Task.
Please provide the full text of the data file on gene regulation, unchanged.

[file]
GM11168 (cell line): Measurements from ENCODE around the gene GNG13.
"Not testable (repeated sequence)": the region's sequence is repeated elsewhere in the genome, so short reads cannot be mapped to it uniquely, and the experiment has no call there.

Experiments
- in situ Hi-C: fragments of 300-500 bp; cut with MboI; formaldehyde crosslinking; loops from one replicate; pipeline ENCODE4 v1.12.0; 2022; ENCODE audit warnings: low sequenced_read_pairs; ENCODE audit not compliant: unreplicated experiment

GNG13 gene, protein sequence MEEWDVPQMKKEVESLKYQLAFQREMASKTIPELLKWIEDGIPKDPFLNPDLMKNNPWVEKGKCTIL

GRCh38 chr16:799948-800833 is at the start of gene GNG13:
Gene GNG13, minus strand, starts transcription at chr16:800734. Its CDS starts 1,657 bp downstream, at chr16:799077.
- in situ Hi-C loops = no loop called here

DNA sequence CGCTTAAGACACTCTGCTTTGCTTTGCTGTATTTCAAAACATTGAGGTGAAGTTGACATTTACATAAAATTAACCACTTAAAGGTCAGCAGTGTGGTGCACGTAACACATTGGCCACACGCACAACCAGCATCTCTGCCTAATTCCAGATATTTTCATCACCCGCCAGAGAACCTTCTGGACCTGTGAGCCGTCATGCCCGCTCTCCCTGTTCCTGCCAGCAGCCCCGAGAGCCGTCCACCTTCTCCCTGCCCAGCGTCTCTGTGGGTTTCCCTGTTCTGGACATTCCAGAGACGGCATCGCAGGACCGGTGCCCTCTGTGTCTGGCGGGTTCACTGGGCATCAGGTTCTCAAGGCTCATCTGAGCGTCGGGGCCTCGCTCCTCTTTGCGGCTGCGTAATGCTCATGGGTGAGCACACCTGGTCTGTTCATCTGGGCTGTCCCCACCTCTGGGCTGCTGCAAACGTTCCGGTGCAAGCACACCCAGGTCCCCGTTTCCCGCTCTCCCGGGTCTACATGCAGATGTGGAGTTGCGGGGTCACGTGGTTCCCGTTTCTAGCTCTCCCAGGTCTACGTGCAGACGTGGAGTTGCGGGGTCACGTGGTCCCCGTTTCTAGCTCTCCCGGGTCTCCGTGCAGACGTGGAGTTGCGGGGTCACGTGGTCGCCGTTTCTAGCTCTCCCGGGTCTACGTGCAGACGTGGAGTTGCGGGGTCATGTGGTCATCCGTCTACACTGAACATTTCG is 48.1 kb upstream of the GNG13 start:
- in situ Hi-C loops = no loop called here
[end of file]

GM11168 (cell line): Measurements from ENCODE around the gene GNG13.
"Not testable (repeated sequence)": the region's sequence is repeated elsewhere in the genome, so short reads cannot be mapped to it uniquely, and the experiment has no call there.

Experiments
- in situ Hi-C: fragments of 300-500 bp; cut with MboI; formaldehyde crosslinking; loops from one replicate; pipeline ENCODE4 v1.12.0; 2022; ENCODE audit warnings: low sequenced_read_pairs; ENCODE audit not compliant: unreplicated experiment

GNG13 gene, protein sequence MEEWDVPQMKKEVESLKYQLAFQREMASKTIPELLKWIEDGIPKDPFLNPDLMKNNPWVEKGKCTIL

GRCh38 chr16:799948-800833 is at the start of gene GNG13:
Gene GNG13, minus strand, starts transcription at chr16:800734. Its CDS starts 1,657 bp downstream, at chr16:799077.
- in situ Hi-C loops = no loop called here

DNA sequence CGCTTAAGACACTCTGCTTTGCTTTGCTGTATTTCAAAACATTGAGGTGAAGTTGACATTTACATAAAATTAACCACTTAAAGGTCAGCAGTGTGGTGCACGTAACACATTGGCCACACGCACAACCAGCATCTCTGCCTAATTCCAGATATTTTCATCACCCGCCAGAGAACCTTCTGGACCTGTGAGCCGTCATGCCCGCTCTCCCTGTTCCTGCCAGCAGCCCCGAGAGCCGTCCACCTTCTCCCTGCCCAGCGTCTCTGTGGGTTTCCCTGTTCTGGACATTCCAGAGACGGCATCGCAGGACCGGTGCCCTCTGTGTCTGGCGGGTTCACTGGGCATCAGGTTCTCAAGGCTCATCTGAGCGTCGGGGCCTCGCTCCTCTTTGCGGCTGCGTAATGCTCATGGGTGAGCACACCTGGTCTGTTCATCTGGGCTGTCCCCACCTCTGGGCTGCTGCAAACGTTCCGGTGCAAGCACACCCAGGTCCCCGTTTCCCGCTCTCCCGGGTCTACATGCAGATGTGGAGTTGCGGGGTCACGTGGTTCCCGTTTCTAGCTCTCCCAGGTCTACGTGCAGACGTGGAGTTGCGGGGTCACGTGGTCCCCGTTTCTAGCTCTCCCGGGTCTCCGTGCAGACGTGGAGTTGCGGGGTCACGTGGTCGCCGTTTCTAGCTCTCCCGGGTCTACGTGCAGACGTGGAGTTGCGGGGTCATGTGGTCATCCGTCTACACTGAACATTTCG is 48.1 kb upstream of the GNG13 start:
- in situ Hi-C loops = no loop called here